Saturday, September 22, 2007

Dance is a Discipline

Here are pictures left out of the English edition of Foucault's Discipline and Punish. You can see them all HERE.

Okay smarty pants, a few questions:
What does Foucault's section on docile bodies have to do with dance?
What does it have to do with technology?
What does it have to do with pedagogy?
What does it have to do with power and politics?
What kind of power does our dance technique give us?

Extra credit:
Find Arbeau's 1589 dance manual online.
Post some of its pictures and use some language to put it in the context Foucault's docile bodies.


sfr said...

Discipline has long been a qualifier of dance practice. One must have discipline to acheive technical prowess, etc. The order of the dance class creates a political body that exerts its discipline on the docile dancer body. By ordering time and space, the realms of physical existance, the dancer is subjected to the discipline of dance practice.
Dance in the perspective of Foucault's docile bodies is both like and unlike his prisons and more intrusive disciplinary forms. It seems intended that the practice of dance improves the dancers body. However, the dancer's body incurs injury from unhealthy practice and techniques that are "driven into" the body. Coercion drives the dancer to push the body to and beyond healthy, sustainable physical limits. I say these things in regards to the codified techniques.

Sarah A.O. Rosner/The AOMC said...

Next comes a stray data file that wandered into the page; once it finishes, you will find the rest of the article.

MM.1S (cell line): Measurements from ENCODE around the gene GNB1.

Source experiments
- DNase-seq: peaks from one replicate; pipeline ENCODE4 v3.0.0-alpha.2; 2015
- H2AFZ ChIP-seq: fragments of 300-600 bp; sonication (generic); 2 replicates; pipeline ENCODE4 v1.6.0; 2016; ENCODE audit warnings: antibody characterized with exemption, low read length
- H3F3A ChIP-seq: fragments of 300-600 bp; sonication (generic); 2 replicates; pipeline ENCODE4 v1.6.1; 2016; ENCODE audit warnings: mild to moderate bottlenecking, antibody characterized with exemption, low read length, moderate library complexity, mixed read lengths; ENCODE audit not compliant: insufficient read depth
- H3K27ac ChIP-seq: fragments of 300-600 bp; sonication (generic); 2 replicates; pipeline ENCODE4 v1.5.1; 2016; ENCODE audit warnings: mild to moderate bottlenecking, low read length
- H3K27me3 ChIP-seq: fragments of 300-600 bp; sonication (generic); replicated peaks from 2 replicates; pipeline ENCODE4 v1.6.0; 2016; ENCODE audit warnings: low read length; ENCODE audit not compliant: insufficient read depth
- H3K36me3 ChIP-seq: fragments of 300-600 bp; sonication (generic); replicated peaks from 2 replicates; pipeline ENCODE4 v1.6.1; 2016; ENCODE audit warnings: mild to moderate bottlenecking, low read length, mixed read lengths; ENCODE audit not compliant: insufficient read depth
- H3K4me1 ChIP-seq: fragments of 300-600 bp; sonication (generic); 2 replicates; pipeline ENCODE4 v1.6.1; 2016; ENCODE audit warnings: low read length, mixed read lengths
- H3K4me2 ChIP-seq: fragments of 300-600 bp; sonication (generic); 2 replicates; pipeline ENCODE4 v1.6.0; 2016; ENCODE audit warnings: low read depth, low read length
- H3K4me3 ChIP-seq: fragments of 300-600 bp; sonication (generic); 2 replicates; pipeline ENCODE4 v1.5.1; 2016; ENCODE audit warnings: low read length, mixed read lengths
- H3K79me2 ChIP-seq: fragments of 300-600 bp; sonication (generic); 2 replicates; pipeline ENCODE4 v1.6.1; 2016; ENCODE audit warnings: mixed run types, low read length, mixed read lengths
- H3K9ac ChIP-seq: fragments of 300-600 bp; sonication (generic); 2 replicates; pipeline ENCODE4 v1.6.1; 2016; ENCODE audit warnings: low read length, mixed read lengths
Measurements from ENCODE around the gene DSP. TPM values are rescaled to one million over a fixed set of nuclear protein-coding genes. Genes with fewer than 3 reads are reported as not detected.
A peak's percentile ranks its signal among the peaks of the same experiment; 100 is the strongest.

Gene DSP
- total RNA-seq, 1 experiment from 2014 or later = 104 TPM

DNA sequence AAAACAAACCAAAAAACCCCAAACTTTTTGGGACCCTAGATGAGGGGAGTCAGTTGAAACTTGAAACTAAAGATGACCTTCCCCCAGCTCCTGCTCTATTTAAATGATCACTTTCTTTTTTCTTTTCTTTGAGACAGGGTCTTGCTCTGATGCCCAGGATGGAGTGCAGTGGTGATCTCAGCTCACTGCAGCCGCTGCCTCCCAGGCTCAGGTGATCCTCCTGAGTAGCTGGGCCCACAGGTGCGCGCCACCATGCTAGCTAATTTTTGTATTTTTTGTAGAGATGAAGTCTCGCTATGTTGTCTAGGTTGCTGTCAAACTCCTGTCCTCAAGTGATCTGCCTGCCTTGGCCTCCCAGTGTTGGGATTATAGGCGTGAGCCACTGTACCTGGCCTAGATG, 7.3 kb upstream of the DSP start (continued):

I think the thing that hit me most about the idea of discipline via the control of movements is how much i DIDN'T feel like it applied to my experience of dance. Granted, i've never been into ballet or even tap or jazz - some type that has a more intensely codified system with values of "wrong" or "right" attached - but i still think that what Foucault is saying COULD be true of modern dance. However, I really feel like (at least in the past few decades) so much of the focus in modern dance has shifted to ignite dialouges of personal quirk and freedom as well as ways in which dancers can retain autonomy over their role. What comes to mind for me is the way that the creative dance making process was once divided between the dancer and the choreographer - now it seems more and more that (some) choreographers find ways to make dances where either their dancers are part of the creative process, or where the have real time decision making power in the piece. One step further might be improvisation, a field where the entire entity is individually controlled. Even further could be contact improv, where no one (at times not even the individual!) is not in control of the movement. Exciting!